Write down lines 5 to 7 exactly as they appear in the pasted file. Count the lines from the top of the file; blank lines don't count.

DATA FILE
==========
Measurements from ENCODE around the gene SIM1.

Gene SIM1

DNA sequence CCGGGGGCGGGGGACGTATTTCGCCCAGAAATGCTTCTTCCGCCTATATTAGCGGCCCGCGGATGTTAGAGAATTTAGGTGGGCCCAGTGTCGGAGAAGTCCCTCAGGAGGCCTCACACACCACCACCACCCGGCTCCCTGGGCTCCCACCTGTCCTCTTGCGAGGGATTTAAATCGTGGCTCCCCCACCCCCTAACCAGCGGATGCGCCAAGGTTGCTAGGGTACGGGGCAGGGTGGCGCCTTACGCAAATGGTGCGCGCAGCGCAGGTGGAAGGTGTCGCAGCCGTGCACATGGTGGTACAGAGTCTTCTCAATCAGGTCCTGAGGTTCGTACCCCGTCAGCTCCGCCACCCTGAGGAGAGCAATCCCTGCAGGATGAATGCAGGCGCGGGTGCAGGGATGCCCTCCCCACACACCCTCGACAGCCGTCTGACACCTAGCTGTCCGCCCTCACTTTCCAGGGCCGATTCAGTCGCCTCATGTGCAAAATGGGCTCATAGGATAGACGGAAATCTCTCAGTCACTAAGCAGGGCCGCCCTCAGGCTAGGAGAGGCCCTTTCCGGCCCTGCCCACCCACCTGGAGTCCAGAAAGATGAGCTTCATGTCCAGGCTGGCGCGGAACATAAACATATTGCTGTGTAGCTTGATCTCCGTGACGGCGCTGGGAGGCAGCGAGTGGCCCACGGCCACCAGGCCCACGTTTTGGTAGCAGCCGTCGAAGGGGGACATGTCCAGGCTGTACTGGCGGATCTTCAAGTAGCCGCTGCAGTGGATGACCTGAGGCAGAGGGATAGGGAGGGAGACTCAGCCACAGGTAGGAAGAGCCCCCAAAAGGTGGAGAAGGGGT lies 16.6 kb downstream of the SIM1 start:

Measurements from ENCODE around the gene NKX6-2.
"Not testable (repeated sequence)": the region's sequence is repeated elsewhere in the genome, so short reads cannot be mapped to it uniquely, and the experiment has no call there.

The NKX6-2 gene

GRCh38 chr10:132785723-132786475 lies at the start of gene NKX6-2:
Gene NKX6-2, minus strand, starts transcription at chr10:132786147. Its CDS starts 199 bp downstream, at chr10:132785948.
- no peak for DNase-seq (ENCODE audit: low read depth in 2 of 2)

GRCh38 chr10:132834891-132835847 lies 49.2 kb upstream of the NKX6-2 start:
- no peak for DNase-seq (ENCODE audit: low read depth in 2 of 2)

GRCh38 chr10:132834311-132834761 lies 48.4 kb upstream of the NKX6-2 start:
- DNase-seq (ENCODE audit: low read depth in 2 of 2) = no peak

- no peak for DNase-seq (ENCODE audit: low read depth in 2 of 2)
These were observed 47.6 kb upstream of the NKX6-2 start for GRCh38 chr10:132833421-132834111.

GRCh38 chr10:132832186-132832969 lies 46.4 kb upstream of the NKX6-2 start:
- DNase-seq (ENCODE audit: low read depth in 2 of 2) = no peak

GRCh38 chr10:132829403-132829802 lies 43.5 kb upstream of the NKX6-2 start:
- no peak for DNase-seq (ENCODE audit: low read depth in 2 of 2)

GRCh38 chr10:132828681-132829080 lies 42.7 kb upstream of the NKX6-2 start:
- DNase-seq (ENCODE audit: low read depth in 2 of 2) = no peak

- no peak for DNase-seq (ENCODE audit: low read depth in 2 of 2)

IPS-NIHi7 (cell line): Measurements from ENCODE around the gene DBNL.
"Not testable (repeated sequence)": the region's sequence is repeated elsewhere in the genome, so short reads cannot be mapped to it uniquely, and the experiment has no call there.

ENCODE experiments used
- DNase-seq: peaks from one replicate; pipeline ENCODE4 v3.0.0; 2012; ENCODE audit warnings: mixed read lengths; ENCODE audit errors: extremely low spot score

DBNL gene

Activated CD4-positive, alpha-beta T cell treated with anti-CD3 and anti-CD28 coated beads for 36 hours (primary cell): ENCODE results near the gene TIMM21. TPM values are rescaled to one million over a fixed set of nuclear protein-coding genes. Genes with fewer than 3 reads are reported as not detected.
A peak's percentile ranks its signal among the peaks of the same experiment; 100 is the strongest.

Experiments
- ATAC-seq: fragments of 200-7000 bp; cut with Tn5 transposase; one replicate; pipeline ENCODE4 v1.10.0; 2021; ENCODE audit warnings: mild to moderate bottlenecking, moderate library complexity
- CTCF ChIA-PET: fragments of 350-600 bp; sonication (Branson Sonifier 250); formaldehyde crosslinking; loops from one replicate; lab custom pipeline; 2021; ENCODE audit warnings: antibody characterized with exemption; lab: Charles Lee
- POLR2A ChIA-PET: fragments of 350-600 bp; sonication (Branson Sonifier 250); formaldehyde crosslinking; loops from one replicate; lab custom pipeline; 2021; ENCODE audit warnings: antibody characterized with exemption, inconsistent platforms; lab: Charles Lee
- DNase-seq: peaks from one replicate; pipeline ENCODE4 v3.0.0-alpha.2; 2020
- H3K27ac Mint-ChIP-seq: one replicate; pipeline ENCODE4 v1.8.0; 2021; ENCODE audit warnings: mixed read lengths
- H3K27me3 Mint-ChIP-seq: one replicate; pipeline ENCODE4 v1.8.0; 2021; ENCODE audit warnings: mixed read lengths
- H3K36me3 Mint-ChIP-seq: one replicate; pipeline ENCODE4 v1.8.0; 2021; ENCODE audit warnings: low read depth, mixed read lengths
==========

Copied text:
"Not testable (repeated sequence)": the region's sequence is repeated elsewhere in the genome, so short reads cannot be mapped to it uniquely, and the experiment has no call there.

The NKX6-2 gene

GRCh38 chr10:132785723-132786475 lies at the start of gene NKX6-2: